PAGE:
Jean-Baptiste Lully Collection
What's Inside this Collection.
In his service to Louis XIV, Jean-Baptiste Lully (1632-1687) played a significant role in the development of French opera. His works remained historically important during the 19th and early 20th centuries and have fueled a revival of French Baroque music. We hope that this collection of first and second edition prints - themselves a witness to Lully's popularity in the 17th century - will continue to provoke interest into the twenty-first.
About the Collection
Many of the volumes are first editions printed by Christophe Ballard, who held the privelège for music printing under King Louis XIV. Several are second editions, printed by Henri de Baussen or Jean-Baptiste Christophe Ballard. The collection also contains manuscript copies of operas and one ballet that were probably offered for sale, like the prints, at performances. In addition, the collection features a number of libretti prints and collections of stage works by his collaborators, including Philippe Quinault, Thomas Corneille, and Molière.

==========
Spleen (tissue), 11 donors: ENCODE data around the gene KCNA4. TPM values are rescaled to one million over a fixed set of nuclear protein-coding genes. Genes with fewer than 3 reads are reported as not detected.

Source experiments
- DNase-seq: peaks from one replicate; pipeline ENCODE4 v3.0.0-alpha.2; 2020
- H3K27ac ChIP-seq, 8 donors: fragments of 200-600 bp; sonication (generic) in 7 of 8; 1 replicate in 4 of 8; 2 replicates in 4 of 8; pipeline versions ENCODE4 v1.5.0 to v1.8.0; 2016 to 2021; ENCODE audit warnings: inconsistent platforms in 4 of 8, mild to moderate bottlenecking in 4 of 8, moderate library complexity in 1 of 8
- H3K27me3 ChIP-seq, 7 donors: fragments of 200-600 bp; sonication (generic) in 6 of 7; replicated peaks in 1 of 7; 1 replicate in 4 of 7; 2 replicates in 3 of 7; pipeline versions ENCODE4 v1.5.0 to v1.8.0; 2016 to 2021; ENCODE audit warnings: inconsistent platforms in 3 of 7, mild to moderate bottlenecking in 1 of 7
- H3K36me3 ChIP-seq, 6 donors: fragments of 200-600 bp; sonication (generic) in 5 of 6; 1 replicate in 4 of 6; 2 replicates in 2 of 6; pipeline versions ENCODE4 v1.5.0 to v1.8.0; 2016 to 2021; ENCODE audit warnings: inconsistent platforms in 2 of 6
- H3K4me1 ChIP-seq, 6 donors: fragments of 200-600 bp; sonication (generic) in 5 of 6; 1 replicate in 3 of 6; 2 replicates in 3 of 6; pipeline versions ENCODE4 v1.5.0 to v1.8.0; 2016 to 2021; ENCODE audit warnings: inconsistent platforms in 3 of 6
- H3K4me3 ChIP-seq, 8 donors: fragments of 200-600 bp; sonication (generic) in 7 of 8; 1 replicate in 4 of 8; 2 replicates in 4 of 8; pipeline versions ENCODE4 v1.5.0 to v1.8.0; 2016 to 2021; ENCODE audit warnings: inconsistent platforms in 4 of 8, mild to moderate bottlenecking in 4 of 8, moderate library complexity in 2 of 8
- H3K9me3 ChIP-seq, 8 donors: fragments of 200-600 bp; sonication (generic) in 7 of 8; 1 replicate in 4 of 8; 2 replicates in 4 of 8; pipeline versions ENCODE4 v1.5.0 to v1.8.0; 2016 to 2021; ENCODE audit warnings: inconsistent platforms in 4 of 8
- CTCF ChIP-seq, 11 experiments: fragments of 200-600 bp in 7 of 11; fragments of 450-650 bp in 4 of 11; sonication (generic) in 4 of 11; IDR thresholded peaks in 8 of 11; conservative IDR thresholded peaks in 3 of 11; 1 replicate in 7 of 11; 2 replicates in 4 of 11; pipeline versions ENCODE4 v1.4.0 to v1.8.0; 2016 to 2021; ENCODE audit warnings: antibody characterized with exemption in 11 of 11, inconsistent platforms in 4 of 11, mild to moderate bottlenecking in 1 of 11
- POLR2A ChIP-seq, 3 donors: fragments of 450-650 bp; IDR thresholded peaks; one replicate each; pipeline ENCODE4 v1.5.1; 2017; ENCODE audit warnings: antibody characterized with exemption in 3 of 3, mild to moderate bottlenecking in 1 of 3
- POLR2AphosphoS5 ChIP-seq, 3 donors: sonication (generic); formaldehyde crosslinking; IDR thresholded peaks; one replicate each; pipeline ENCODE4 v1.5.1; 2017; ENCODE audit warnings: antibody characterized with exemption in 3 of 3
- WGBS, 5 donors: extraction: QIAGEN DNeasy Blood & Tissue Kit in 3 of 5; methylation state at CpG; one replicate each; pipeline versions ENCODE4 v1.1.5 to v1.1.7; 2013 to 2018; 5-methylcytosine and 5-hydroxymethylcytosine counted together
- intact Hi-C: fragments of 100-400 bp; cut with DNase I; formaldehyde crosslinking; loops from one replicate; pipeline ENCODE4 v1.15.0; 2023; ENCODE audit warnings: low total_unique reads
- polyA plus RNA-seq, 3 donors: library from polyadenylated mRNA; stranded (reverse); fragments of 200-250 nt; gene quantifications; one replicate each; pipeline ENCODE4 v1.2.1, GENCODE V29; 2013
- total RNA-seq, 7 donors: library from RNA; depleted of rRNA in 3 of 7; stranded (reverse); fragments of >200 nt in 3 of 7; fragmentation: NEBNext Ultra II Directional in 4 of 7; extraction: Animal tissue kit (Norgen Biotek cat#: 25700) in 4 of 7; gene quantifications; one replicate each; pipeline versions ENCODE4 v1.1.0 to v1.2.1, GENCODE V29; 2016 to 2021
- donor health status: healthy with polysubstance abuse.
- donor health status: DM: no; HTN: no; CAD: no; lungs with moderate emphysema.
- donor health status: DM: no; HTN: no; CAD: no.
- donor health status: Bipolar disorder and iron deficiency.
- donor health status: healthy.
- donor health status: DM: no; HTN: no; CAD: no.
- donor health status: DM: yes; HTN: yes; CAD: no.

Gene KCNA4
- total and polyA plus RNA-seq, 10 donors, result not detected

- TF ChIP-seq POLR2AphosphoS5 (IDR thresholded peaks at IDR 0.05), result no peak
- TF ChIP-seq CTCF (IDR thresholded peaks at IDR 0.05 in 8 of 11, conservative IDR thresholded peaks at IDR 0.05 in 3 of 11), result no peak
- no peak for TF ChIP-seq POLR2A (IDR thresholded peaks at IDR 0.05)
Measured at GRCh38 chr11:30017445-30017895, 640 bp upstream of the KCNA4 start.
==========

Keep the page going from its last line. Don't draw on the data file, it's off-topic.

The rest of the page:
While not exhaustive, the collection offers a rich and varied potential source of information about the culture surrounding the production and the performances of the works represented. Included are first editions of the first Lully opera (Bellérophon, 1679) and the first Lully ballet (Le triomphe de l' Amour, 1681) to appear in printed form. The manuscripts are artifacts of dissemination and circulation of Lully's opera scores before Ballard began publishing them. The mix of Ballard first editions and de Bausson second editions illustrates the transition in French music publishing from movable type to copperplate engraving during the early eighteenth century. Numerous pagination errors, handwritten and pasted-in corrections, canceled pages and even, in the case of Le triomphe de l'Amour, several signatures added after the text had been printed, testify to the haste with which the scores were brought to press and to the public. A variety of contemporary bindings, from the most frugal (Roland,1685) to the most opulent (Thesée,1688 and Proserpine,1680) indicate varied attitudes toward printed books and the practice of book making, from austerely utilitarian to ornately decorative.